Posts tagged under: Publishing

The scholarly record…now on Twitter

Brian Lavoie

scholarly-record

Literary criticism is not new. Conducting it via Twitter is.

In early 2016, distinguished Shakespearean scholar Brian Vickers published The One King Lear, a volume intended to address, and put to rest, a point of scholarly debate suggesting the play may have been revised after its initial publication. Another scholar, Holger Syme, found Vickers’ book wanting and shared his criticism in a series of 500+ tweets. Vickers, in turn, found Syme’s critique wanting, retorting: “He trivializes literary criticism, reducing it to attention-catching sound bites. Is this the way to go?”

In a print-based world, Syme’s criticism would have appeared as a formal article in a traditional journal.  Not so in the digital, networked world. Yet no academic library is likely to collect these tweets and curate them.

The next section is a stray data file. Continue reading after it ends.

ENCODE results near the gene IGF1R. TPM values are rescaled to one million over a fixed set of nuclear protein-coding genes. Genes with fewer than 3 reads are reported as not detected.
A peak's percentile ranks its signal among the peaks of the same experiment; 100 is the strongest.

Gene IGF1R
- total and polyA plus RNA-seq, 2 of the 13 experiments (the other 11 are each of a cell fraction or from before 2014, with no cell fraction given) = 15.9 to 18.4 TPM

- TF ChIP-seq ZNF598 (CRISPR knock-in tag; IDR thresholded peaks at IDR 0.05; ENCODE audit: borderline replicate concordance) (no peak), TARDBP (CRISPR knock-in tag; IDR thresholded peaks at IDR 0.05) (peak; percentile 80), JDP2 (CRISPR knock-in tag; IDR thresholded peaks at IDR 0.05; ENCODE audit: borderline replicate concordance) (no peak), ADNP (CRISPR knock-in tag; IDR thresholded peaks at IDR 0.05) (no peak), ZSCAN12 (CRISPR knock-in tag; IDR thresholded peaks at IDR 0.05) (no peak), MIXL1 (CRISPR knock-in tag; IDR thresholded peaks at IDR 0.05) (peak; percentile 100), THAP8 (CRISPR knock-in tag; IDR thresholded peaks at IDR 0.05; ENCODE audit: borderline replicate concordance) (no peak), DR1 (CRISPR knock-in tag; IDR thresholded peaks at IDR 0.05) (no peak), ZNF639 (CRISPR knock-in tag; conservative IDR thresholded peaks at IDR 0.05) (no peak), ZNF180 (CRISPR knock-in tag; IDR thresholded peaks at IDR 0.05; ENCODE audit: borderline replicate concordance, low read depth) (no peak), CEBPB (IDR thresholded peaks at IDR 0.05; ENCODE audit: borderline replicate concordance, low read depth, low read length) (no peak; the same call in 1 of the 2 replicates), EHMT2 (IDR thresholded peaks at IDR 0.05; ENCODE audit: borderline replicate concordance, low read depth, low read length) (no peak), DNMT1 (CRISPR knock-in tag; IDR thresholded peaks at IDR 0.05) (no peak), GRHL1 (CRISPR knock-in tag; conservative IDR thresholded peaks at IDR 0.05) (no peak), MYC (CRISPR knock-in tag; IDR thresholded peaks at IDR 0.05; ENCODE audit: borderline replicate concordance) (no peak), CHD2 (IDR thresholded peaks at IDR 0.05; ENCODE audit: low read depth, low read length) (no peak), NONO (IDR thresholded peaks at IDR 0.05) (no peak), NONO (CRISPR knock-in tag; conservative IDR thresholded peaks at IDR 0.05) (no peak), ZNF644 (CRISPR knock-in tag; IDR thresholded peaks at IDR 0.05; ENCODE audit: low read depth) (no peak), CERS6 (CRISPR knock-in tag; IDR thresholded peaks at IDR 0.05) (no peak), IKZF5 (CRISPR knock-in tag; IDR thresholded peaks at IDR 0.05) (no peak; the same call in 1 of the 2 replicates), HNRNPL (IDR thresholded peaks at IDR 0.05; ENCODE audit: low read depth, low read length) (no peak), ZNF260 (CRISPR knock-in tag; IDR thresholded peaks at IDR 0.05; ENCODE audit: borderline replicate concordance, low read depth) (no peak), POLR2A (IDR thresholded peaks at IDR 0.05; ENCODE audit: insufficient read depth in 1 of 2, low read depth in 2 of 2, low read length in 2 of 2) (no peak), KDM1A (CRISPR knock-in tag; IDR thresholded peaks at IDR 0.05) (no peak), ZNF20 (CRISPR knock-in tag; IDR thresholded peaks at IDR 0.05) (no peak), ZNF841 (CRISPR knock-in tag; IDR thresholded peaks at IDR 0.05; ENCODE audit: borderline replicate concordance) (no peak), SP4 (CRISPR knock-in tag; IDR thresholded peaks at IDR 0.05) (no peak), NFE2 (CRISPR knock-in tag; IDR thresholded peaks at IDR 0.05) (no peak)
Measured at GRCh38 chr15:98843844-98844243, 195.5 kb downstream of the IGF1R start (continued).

Read More


36 tips for making webinars that don’t stink

Sharon Streams

webinar-laptop

 

DINAH: It stinks.

MRS. LORD: Oh, darling, don’t say “stinks”! If necessary, “smells,” but only if absolutely necessary.

Philadelphia Story (1940)*

 

Let’s not mince words, Mrs. Lord: webinars can stink in many ways—disorganized or dull, poor audio, boring slides, ploddingly paced, crowded with content, too commercial, no interaction, presenters running over time, technical glitches. Need I go on?

Even though webinars have been around since the 1990s and it seems that almost every organization does them, there is still significant variation in quality. This inconsistency has not only led to disappointing learning experiences, it has caused consternation among providers of continuing education and professional development that see the potential for webinars as an effective delivery format for learning at scale if used well.

Read More